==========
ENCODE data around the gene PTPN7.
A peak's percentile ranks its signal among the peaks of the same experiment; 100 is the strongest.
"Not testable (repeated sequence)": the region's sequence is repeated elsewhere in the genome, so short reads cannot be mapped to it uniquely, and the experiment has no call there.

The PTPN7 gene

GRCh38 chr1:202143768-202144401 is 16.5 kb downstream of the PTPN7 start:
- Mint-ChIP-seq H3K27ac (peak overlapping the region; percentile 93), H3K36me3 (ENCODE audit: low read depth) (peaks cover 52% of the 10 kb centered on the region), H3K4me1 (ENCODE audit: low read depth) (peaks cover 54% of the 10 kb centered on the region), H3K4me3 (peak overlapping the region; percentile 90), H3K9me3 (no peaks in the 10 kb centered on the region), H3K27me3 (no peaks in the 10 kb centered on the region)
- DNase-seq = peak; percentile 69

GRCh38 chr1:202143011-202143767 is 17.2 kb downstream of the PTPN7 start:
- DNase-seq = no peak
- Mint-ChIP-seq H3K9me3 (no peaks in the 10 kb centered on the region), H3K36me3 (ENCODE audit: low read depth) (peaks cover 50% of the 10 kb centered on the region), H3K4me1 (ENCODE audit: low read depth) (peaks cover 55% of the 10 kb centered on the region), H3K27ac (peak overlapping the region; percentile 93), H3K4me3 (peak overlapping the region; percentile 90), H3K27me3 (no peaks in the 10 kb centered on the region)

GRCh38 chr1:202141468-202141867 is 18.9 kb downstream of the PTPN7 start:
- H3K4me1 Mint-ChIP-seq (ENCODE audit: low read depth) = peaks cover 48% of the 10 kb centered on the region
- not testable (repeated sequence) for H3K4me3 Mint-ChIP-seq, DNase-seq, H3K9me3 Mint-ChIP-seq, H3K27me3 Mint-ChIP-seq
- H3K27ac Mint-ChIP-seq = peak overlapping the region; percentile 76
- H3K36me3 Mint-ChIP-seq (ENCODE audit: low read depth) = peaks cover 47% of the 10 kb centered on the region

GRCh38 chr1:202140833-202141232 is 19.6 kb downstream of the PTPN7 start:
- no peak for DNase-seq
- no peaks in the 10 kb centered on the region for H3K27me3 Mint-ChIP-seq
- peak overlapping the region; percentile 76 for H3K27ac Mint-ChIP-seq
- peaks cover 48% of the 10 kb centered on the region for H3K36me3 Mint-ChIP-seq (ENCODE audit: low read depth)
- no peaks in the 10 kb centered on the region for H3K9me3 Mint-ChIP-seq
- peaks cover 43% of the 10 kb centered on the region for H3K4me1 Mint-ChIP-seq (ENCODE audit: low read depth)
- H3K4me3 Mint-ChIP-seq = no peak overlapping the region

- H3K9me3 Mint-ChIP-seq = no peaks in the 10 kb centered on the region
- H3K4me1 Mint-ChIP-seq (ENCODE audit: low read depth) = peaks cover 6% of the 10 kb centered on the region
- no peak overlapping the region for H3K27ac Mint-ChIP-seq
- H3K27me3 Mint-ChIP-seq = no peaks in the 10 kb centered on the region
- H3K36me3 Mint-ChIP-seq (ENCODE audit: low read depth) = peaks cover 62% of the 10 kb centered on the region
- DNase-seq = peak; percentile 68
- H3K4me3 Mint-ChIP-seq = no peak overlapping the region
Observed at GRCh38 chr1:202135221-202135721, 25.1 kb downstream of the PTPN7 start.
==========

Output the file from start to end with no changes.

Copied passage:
ENCODE data around the gene PTPN7.
A peak's percentile ranks its signal among the peaks of the same experiment; 100 is the strongest.
"Not testable (repeated sequence)": the region's sequence is repeated elsewhere in the genome, so short reads cannot be mapped to it uniquely, and the experiment has no call there.

The PTPN7 gene

GRCh38 chr1:202143768-202144401 is 16.5 kb downstream of the PTPN7 start:
- Mint-ChIP-seq H3K27ac (peak overlapping the region; percentile 93), H3K36me3 (ENCODE audit: low read depth) (peaks cover 52% of the 10 kb centered on the region), H3K4me1 (ENCODE audit: low read depth) (peaks cover 54% of the 10 kb centered on the region), H3K4me3 (peak overlapping the region; percentile 90), H3K9me3 (no peaks in the 10 kb centered on the region), H3K27me3 (no peaks in the 10 kb centered on the region)
- DNase-seq = peak; percentile 69

GRCh38 chr1:202143011-202143767 is 17.2 kb downstream of the PTPN7 start:
- DNase-seq = no peak
- Mint-ChIP-seq H3K9me3 (no peaks in the 10 kb centered on the region), H3K36me3 (ENCODE audit: low read depth) (peaks cover 50% of the 10 kb centered on the region), H3K4me1 (ENCODE audit: low read depth) (peaks cover 55% of the 10 kb centered on the region), H3K27ac (peak overlapping the region; percentile 93), H3K4me3 (peak overlapping the region; percentile 90), H3K27me3 (no peaks in the 10 kb centered on the region)

GRCh38 chr1:202141468-202141867 is 18.9 kb downstream of the PTPN7 start:
- H3K4me1 Mint-ChIP-seq (ENCODE audit: low read depth) = peaks cover 48% of the 10 kb centered on the region
- not testable (repeated sequence) for H3K4me3 Mint-ChIP-seq, DNase-seq, H3K9me3 Mint-ChIP-seq, H3K27me3 Mint-ChIP-seq
- H3K27ac Mint-ChIP-seq = peak overlapping the region; percentile 76
- H3K36me3 Mint-ChIP-seq (ENCODE audit: low read depth) = peaks cover 47% of the 10 kb centered on the region

GRCh38 chr1:202140833-202141232 is 19.6 kb downstream of the PTPN7 start:
- no peak for DNase-seq
- no peaks in the 10 kb centered on the region for H3K27me3 Mint-ChIP-seq
- peak overlapping the region; percentile 76 for H3K27ac Mint-ChIP-seq
- peaks cover 48% of the 10 kb centered on the region for H3K36me3 Mint-ChIP-seq (ENCODE audit: low read depth)
- no peaks in the 10 kb centered on the region for H3K9me3 Mint-ChIP-seq
- peaks cover 43% of the 10 kb centered on the region for H3K4me1 Mint-ChIP-seq (ENCODE audit: low read depth)
- H3K4me3 Mint-ChIP-seq = no peak overlapping the region

- H3K9me3 Mint-ChIP-seq = no peaks in the 10 kb centered on the region
- H3K4me1 Mint-ChIP-seq (ENCODE audit: low read depth) = peaks cover 6% of the 10 kb centered on the region
- no peak overlapping the region for H3K27ac Mint-ChIP-seq
- H3K27me3 Mint-ChIP-seq = no peaks in the 10 kb centered on the region
- H3K36me3 Mint-ChIP-seq (ENCODE audit: low read depth) = peaks cover 62% of the 10 kb centered on the region
- DNase-seq = peak; percentile 68
- H3K4me3 Mint-ChIP-seq = no peak overlapping the region
Observed at GRCh38 chr1:202135221-202135721, 25.1 kb downstream of the PTPN7 start.